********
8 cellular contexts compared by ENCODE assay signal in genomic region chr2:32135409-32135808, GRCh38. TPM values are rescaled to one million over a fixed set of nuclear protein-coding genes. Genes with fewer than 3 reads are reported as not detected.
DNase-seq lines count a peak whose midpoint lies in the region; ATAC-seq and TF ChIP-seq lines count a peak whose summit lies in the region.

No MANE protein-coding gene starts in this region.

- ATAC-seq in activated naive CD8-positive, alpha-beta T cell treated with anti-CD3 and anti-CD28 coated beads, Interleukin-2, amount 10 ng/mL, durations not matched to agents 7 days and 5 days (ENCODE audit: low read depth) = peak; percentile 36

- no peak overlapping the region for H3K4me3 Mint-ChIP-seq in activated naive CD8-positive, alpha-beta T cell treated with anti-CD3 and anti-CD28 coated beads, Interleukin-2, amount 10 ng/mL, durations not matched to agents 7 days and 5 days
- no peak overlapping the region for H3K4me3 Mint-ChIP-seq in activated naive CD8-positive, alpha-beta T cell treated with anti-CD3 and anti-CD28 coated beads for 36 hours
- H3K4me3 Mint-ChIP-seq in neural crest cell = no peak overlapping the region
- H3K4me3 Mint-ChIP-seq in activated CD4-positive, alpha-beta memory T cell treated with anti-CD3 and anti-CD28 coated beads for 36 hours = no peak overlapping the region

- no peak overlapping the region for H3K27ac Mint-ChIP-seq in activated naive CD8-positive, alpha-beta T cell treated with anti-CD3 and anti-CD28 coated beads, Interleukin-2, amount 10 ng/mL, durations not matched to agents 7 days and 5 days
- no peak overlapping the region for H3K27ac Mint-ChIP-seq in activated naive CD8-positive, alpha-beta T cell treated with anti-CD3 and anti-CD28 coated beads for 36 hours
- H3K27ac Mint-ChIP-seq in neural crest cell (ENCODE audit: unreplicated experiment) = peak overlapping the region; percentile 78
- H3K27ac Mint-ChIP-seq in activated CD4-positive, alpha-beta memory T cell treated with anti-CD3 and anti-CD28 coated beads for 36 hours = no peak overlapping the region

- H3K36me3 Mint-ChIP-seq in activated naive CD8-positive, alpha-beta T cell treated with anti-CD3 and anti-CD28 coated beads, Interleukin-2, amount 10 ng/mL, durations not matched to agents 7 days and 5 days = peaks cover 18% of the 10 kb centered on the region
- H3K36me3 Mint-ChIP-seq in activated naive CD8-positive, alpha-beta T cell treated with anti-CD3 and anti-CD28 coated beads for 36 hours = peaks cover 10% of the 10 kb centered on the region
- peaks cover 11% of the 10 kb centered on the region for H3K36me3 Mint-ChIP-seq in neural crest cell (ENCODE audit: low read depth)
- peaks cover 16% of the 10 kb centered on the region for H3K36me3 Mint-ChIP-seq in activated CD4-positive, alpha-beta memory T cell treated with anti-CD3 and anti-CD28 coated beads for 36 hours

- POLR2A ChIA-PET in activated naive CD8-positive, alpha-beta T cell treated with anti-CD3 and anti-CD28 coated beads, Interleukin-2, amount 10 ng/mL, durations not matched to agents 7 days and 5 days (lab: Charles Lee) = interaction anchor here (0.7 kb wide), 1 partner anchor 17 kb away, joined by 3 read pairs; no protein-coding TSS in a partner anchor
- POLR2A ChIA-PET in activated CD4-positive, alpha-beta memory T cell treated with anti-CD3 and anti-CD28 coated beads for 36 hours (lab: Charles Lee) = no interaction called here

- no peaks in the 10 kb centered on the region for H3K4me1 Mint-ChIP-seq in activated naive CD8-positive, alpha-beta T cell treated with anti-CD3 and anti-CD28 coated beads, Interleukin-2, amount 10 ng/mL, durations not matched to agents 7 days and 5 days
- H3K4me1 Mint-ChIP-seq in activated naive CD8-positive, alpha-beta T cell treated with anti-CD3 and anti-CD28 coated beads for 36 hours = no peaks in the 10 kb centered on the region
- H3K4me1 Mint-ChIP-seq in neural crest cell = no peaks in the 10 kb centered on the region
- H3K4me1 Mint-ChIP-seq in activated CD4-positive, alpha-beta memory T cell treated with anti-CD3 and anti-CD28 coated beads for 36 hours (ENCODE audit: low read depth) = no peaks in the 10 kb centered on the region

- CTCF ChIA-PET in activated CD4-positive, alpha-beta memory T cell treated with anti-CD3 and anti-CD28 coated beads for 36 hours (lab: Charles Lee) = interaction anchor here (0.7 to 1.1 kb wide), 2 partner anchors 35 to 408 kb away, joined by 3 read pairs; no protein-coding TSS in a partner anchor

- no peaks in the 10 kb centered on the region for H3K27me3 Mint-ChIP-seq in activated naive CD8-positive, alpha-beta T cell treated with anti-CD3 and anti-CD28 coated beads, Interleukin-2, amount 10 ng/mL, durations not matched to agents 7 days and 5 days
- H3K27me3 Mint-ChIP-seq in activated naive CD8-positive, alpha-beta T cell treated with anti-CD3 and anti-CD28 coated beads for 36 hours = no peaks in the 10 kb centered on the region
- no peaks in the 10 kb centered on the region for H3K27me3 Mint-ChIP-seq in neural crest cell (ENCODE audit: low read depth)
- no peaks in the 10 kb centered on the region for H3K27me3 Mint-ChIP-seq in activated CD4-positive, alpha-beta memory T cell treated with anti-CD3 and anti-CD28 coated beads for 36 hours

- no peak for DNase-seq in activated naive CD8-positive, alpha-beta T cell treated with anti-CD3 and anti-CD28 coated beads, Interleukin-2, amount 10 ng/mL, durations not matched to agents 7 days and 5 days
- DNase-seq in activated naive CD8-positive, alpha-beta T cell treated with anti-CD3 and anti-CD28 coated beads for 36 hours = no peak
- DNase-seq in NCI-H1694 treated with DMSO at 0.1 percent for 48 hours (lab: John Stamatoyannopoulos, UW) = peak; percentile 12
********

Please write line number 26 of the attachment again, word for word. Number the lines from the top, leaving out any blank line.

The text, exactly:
- no peaks in the 10 kb centered on the region for H3K27me3 Mint-ChIP-seq in neural crest cell (ENCODE audit: low read depth)